While not always popular with employees, there are countless situations where running an organization with an autocratic leadership style can be valuable at the right moment. When the Suffolk University Board of Trustees announced in January 2016 that they would sever University President Margaret McKenna’s contract after only eight months, however, Board Chairman Andrew Meyer, Jr. found himself in a challenging negotiation that shows the pitfalls of autocratic leadership.
Margaret McKenna appeared to have all the qualities that the Boston-based university was looking for when she was hired in 2015. She had served in the Clinton Administration and later as both president and vice president of numerous educational institutions. From 2007-2011 she served as President of the Walmart Foundation, overseeing a philanthropic endowment in excess of $150 million. With a strong background she was tapped to help the university overcome a shrinking endowment and growing expenses.
Despite their high hopes, tensions between the board and McKenna rose quickly after her arrival. Among the reasons for her firing, the board questioned her financial decision-making and her decisions to close certain programs. A seasoned leader, McKenna fired back, challenging the autocratic leadership style of the board, which had no term limits and allowed a minority of members to exert significant control over decisions. Instead of accepting her fate—which had befallen four of her predecessors since 2010—she forced a negotiation that led to an unexpected outcome.
When Good Interests Become Bad Positions
While Meyer likely believed that McKenna’s removal was necessary in order to effect change, one of the pitfalls of exercising autocratic leadership is the temptation to repeat past decisions too quickly. The board was eager to see change at Suffolk, but according to The Boston Globe, it was McKenna’s early focus on the operations and governance of the board itself that sparked her firing.
Their quick use of a tried and true response may have felt like a reliable and effective reflection of their interests, but having done it four times in a short period, firing the president ultimately looked like an entrenched position. It also risked becoming ineffective.
Because of their position, the board lost sight of the underlying interests at stake, and were unprepared for McKenna’s response. Instead of packing her bags, she did something her predecessors had not. She refused to go.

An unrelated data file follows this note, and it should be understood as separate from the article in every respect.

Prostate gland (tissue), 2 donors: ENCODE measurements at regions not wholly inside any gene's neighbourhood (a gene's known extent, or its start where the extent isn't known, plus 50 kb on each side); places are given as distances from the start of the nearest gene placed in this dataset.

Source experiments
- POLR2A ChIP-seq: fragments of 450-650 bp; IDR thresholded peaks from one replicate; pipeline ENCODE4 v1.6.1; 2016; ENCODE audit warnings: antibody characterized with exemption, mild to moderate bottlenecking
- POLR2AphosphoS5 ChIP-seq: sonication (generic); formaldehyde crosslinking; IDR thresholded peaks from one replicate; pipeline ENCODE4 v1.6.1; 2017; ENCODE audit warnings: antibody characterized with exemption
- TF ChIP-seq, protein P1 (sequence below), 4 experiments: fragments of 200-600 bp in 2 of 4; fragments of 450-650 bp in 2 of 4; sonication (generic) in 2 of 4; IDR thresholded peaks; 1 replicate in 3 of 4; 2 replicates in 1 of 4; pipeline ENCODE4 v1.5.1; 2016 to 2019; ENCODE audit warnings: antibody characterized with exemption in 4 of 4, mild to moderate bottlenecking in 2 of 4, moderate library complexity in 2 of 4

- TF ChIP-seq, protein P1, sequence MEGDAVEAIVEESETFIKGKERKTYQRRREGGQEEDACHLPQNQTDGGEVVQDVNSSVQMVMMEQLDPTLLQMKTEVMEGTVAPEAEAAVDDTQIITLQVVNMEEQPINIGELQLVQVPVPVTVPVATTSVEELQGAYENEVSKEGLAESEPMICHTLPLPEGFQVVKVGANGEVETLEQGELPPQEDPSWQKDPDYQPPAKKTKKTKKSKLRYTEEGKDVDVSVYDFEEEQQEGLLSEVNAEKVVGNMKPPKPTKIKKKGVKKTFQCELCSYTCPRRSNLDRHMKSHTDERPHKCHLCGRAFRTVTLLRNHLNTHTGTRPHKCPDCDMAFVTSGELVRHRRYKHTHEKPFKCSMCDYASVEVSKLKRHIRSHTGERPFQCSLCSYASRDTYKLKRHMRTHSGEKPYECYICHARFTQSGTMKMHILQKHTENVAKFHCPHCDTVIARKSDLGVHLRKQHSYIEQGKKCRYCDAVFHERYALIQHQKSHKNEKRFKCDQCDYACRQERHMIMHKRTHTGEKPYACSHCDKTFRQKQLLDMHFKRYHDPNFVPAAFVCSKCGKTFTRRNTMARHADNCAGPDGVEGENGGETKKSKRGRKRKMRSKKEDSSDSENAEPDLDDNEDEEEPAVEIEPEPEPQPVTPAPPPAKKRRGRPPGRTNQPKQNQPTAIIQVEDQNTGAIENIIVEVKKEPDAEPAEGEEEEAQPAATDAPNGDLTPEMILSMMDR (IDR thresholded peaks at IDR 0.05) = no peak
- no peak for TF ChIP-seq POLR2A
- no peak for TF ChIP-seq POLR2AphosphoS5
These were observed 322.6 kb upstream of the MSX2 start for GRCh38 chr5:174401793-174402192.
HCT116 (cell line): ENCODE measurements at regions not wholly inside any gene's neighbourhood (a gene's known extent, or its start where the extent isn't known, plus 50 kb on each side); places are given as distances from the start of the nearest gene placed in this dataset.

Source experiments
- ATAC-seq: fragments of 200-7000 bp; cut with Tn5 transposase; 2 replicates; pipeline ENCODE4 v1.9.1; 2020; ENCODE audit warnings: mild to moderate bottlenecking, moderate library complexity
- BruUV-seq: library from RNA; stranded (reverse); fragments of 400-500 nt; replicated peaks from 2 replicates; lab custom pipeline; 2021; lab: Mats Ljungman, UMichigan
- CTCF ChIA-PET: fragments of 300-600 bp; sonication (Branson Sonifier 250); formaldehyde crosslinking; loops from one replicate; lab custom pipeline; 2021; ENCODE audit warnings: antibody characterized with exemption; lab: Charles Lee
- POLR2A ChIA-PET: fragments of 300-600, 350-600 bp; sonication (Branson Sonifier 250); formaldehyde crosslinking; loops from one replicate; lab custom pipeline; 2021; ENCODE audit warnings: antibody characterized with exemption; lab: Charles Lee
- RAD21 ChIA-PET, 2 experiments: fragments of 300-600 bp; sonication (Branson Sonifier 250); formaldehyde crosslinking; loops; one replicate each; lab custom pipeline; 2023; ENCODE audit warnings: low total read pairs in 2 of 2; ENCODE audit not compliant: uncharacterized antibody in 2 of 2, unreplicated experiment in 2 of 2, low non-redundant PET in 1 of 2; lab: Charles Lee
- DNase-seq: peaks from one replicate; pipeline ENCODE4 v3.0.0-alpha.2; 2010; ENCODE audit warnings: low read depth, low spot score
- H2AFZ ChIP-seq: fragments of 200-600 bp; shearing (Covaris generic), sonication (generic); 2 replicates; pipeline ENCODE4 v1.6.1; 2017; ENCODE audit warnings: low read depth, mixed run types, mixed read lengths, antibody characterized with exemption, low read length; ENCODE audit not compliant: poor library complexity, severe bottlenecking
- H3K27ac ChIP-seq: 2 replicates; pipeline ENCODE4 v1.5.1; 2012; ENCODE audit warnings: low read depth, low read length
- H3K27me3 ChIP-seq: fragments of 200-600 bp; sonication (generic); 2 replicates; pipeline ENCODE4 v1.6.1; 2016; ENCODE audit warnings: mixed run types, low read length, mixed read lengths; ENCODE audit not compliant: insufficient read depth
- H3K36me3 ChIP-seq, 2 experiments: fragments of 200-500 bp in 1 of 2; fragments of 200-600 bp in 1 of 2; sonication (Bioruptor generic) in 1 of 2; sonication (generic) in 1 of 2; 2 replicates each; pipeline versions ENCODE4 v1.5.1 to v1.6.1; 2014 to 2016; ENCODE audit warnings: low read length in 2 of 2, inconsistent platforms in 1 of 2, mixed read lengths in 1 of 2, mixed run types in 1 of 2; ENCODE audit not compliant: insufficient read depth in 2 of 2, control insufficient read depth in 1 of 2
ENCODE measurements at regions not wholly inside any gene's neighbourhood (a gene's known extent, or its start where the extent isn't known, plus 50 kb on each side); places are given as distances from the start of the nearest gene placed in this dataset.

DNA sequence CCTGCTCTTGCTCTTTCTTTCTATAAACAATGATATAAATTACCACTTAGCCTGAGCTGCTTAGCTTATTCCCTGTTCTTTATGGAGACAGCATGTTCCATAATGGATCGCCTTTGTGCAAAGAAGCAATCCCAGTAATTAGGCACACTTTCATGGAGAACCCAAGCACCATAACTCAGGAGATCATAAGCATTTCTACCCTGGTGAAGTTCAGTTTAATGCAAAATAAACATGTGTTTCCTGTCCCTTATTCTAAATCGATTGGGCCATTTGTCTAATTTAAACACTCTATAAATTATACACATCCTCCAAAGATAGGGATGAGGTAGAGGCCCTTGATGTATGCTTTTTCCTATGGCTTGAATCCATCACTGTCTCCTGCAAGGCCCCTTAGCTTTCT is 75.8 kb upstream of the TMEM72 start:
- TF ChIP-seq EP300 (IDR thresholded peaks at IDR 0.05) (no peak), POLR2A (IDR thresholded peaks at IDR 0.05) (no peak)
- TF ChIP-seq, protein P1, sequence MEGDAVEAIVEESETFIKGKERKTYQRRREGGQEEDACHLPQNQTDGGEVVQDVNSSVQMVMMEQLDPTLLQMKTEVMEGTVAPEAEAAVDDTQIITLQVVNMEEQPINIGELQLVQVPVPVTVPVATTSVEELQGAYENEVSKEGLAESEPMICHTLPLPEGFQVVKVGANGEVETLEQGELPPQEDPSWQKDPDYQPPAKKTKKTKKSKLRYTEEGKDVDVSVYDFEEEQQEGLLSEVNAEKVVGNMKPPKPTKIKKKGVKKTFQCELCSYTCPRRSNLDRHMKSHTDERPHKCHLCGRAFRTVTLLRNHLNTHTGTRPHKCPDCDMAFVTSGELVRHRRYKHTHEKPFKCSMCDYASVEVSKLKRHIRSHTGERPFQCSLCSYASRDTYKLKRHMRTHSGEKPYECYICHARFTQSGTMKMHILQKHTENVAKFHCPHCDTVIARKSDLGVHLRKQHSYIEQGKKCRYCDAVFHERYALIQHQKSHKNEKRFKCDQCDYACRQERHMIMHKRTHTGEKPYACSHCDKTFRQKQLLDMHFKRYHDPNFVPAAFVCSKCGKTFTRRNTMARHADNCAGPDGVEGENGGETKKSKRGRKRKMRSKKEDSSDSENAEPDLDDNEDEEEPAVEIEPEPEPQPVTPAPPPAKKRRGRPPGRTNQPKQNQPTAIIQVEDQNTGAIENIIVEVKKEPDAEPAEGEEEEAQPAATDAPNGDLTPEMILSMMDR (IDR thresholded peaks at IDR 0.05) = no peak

Worsening the Options for the Other Side
Knowing which choices will worsen an opponents’ ability to walk out on a negotiation is a powerful skill. Instead of backing down, McKenna and her supporters took to the press, weakening the board’s ability to force her out of her position. The swift escalation of the conflict, which included front page articles in the city newspapers, put the board in a challenging position.
While the board asserted their responsibility to ensure the success of the institution, McKenna’s background as an institutional leader, with vast experience dealing with corporate boards, made her a strong opponent. In the weeks following her firing, she was the subject of praiseworthy articles and support from university organizations and civic leaders. All the while, the increased publicity forced long-time allies distance themselves from the board while preventing the board from ignoring her refusal to step down.
Value Claims Must Be Consistent and Credible
Accomplished leaders in their own right, Meyer and his allies quickly recovered from the crush of publicity, countering McKenna’s claims with a statement highlighting their own achievements over the previous five years. Reminding stakeholders of the measures of success can be important in asserting the importance of one’s role and value in a negotiation. Here again, however, the danger of autocratic leadership is the temptation to make value claims that exceed the scope of one’s position and influence. While important, value claims must be credible or they can draw suspicion that undermines the negotiation.
In the case of the board, their statement had the opposite of the intended effect. Questions were raised about the fact that the board had over-reached into daily operations, while taking years to address problems that fell squarely within their mandate. The increased scrutiny only enhanced McKenna’s credibility and leverage in the negotiation.
The More Parties, the Less it Pays to be Autocratic
As support declined for the board within the various groups whose interests they hoped to represent, fractures began to appear within the board itself. Dissenting members commented that they had faith in McKenna and felt that she deserved to have a full academic year in her position before having a performance review. With his coalition dwindling amidst calls to bring in an outside mediator, Meyer recognized that negotiation was now the only way to put the matter to rest.
Fairness and Trust Matter
In early February 2016, McKenna and the board reached an agreement. McKenna would step down no later than the end of the 2017-2018 academic year, while Meyer would step down by May of 2016. Neither Meyer nor McKenna fully prevailed over the other, but the most significant casualty of the negotiation was the autocratic leadership style that had become a hallmark of the board’s governance for years.
By recognizing and respecting the strengths and weaknesses of unilateral leadership, McKenna strategically turned a non-negotiable situation into an argument about fairness. Along with Meyer’s willingness to accept an outcome which ends his tenure, the agreement shows the limits of autocratic leadership and the benefits of reaching a negotiated settlement. In a February interview with The Boston Globe, McKenna reflected that outcome had an immediate, positive effect on the university’s bottom line, garnering two donations totaling $350,000 in just one week.